For many years I refused to do this kind of work preferring to let others handle this unfortunate, inconvenient and often somewhat ugly matter surrounding a divorce. Maturity, more patience and understanding, has led me back into the fray in these contests. Most of the time, it seems the wife intends to keep the jewelry as part of the division of marital property. Often, the items have a huge amount of negative sentimental value by that time, but one expects the wife to keep the jewels in most cases regardless of the mixed emotions. What is the right “value” to place on such settlements? Should the decision as to who takes the jewelry have anything to do with the value? I think not. Whichever party takes all or part of the jewelry ought to get it at a value that they can liquidate it in a fairly rapid yet orderly manner and not at some wildly high “retail” value that no consumer could sell it for.
To me, it is fair that either party who takes jewelry as part of a property settlement in these matters gets those items at a value that can be obtained in orderly liquidation and with reasonable effort to get a fair price. Truthfully, if that always happened there would be little argument over the jewelry, but sadly this is rarely the case. Jewelry is so different than cars or real estate when it comes to the difference between retail and liquidation market values.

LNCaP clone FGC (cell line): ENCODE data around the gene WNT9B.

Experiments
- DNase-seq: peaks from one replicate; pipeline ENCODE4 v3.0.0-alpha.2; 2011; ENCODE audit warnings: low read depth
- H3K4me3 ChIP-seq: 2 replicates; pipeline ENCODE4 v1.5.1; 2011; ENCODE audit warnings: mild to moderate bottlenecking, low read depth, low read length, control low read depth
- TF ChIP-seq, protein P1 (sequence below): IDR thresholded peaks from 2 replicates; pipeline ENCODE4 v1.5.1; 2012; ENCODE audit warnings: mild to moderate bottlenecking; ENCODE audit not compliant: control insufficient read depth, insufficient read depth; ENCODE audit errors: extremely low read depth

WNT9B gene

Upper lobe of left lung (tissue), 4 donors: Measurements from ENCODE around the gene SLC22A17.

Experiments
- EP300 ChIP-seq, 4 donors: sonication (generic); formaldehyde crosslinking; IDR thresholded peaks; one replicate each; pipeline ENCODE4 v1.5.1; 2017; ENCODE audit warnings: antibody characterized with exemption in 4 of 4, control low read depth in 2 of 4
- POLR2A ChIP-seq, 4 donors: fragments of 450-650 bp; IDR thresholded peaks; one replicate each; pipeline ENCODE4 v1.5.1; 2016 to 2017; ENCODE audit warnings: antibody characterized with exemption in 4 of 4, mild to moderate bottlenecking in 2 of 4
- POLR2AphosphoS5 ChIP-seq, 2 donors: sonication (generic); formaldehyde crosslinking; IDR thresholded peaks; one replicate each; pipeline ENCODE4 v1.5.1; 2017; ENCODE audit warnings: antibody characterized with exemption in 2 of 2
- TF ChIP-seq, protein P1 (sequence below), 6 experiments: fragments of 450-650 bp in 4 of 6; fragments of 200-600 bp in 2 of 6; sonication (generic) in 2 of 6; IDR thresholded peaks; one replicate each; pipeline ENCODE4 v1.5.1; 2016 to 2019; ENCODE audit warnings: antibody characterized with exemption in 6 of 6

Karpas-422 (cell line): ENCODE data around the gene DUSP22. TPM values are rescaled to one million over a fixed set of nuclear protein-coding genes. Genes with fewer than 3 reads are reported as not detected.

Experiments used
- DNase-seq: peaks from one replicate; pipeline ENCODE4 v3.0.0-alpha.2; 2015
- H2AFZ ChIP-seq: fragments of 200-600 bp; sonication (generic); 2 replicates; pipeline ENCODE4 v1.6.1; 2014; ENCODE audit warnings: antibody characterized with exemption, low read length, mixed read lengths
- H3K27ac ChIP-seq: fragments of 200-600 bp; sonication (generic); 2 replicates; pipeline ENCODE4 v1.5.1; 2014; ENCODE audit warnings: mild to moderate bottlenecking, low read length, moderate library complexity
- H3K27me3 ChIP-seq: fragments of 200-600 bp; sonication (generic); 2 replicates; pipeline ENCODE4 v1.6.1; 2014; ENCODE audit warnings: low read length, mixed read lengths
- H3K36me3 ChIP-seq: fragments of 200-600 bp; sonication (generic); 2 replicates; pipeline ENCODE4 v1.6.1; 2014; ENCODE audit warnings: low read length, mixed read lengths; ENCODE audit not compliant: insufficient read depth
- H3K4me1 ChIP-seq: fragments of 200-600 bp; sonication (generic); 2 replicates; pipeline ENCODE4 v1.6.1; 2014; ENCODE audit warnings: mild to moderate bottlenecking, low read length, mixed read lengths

As a solution to the problem of divorce settlement, I suggest having the two parties mutually agree to use my services jointly so that there is no hint of favoritism in the conclusions made in the appraisal. This can cut the cost of the appraisal in half for each party if they are willing to split the expense, or if one party is paying the other does not need to pay. Having dual appraisals simply leads to further expense in courtroom arguments over which appraisal to accept. Lawyers are the prime beneficiary of disagreement and courtroom time. Divorcing couples are best served by getting the final ruling and going on with their lives.
If I can be of service to you in a divorce, please contact me. I am willing to work for either party as well as under mutual agreement. That is a suggestion, but not a requirement.